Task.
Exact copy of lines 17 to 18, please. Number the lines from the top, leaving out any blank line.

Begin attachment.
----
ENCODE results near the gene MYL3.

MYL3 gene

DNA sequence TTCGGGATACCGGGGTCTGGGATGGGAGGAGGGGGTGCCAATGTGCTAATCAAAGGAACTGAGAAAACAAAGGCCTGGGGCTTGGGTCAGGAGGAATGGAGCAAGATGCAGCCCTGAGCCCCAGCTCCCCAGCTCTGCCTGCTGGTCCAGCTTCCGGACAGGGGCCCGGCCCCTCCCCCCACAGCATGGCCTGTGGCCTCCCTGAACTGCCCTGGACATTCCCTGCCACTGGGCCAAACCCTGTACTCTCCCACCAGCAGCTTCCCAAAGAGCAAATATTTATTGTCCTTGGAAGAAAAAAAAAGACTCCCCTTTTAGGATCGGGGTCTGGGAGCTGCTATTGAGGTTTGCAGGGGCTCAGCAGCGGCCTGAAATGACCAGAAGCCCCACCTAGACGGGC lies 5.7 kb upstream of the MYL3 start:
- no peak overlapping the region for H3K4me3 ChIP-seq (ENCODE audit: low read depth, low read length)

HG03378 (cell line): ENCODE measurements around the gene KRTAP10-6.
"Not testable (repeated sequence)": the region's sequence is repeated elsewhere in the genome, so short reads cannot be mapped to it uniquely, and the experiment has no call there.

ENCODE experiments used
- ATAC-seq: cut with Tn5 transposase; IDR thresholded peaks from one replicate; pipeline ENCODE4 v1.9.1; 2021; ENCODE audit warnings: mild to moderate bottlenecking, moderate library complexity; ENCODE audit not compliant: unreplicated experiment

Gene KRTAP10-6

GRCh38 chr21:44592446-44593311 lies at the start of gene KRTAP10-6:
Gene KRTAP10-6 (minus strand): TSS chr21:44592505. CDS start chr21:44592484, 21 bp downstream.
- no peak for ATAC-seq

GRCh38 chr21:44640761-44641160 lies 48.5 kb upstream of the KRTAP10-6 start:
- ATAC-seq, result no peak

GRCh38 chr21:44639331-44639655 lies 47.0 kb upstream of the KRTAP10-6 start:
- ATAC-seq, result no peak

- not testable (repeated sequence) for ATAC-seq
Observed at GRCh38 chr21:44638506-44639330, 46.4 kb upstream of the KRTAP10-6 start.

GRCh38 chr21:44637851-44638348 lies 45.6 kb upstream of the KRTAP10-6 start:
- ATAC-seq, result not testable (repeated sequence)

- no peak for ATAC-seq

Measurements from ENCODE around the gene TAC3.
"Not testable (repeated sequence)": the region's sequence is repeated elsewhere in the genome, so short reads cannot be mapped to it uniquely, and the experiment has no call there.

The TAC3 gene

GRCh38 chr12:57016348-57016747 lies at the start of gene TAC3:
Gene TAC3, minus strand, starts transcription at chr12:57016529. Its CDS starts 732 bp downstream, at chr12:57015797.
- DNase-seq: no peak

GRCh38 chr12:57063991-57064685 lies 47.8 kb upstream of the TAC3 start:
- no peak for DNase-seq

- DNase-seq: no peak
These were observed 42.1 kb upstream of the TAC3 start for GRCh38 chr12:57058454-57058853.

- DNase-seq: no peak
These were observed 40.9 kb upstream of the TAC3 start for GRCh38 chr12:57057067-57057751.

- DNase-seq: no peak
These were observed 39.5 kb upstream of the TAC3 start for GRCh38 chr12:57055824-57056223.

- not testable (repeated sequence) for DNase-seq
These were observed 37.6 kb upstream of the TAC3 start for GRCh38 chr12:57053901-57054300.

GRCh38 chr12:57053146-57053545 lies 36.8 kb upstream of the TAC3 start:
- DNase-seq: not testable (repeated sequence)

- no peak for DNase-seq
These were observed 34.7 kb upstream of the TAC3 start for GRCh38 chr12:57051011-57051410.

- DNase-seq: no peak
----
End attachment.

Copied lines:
- not testable (repeated sequence) for ATAC-seq
Observed at GRCh38 chr21:44638506-44639330, 46.4 kb upstream of the KRTAP10-6 start.